I returned to work today, after a month and two days away from the Stitch Fix Bizzy Hizzy.
My blood pressure started normal– which has been unusual– so I almost didn’t have my morning coffee. But it wasn’t quite 5 a.m. and I thought that I should find out how much caffeine does impact my blood pressure.
I went for my blood test, and my phlebotomist asked questions about working for Stitch Fix, and when I answered them, she initiated a conversation about how striving for a career isn’t as beneficial as we all once believed. She pointed to the medical industry. “It’s not easy. Everyone’s burnt out.”
I’ve said for years that I’m tired of the stress and I’m tired of an employer benefiting from my creative energy. I told her about my little side business and she nodded knowingly.
When I arrived at work, I found my name on the morning head count and went to find my table. My usual table. My boss stopped me and said he thought they changed my table, which another supervisor confirmed, but then someone was at the new table, so I was sent to my regular table.
“Welcome back,” she said. “Some things never change.”
“Well,” I replied, “they did paint the bathroom.”
Much to my surprise, they raised my table to the height I requested so that was amazing. And Southern Candy was across the aisle from me!
My entire day was delightful. It turned out the Bizzy was celebrating its 7th anniversary with a birthday party, pizza and cupcakes. The team got new, vibrant tie-dyed t-shirts and wore them for photographs. A lead brought one to me and I put it on over my existing t-shirt to join the crew.
I made more than 100% on my numbers, which no one expected me to do, and I was pretty proud of that until one little five minute interaction with someone who was “dealing with the rejects.” Now, I’ve had interactions with this person before and it’s the one person in the whole warehouse who lacks diplomacy in her people skills.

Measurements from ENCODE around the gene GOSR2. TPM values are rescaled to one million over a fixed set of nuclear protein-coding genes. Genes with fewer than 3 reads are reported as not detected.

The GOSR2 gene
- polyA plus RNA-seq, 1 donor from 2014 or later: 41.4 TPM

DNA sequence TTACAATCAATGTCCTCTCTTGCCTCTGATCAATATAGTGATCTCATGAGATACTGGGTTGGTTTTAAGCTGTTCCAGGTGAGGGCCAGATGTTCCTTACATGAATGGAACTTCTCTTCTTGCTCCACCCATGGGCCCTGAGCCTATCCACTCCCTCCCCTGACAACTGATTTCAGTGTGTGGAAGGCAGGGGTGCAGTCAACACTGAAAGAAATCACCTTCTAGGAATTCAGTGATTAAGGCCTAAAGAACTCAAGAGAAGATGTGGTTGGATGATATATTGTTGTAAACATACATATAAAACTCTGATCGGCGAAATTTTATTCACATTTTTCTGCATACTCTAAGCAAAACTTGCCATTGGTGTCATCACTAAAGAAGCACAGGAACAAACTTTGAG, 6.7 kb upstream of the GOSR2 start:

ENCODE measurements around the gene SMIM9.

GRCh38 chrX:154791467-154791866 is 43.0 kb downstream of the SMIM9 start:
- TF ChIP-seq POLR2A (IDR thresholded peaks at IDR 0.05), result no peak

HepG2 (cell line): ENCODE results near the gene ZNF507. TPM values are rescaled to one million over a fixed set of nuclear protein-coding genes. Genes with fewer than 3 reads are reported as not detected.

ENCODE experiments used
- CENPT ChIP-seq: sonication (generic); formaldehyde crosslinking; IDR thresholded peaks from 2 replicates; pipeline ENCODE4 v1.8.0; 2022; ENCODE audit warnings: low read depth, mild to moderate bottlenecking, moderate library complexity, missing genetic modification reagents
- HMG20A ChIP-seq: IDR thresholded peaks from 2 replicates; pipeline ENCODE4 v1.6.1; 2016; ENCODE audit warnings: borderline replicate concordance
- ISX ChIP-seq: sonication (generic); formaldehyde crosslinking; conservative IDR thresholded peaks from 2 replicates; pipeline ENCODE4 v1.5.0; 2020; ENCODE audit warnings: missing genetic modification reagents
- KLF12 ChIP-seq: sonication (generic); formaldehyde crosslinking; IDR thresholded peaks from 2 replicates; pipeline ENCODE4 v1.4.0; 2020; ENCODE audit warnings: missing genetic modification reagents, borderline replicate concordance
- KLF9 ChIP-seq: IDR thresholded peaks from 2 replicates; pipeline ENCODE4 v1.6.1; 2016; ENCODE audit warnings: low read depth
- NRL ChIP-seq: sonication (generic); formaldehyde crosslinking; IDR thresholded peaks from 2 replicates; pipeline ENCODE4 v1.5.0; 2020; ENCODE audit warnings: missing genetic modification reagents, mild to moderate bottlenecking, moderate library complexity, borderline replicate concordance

And the funny part of what I’m about to type is that in my previous interaction with her, about six months ago, her complaints about my work were quite similar.
She tossed the box on my table. She might have dropped it, but it seemed like she was throwing it with emphasis.
“I’ve had to deal with six of your rejects today,” she said.
I was embarrassed, and running through everything I might have done six times. I’d completed 100 boxes at this point.
“I’m sorry,” I said. “Let me see.”
She moves aside and points dramatically at the fix. “Your sticker is off center.”
“I can redo it,” I said and reached for the package.
“I’ll rewrap it,” she snapped at me.
“I’ll be more careful,” I said. “But it’s my first day back today, so I must have turned it and not noticed that it was off center.”
“Well, you have to go slower.”
“If you see anything else I need to be aware of, please let me know,” I said.
And she left.
I don’t like the way she handled the interaction. As a figure in a position of authority, she did not have to wait until six of my boxes had such a rookie mistake to mention it to me. Maybe, if she’d mentioned it at box three, she wouldn’t have been so annoyed with me. I know why it happened– and why I didn’t notice– and I spent the rest of my day being ornery about my sticker placement.
I don’t mind feedback. I love being told how I’m doing. Here’s another way she could have approached it: “Hey, Angel, I’ve been fixing rejects today and several of yours have had off center stickers. Can you address that?”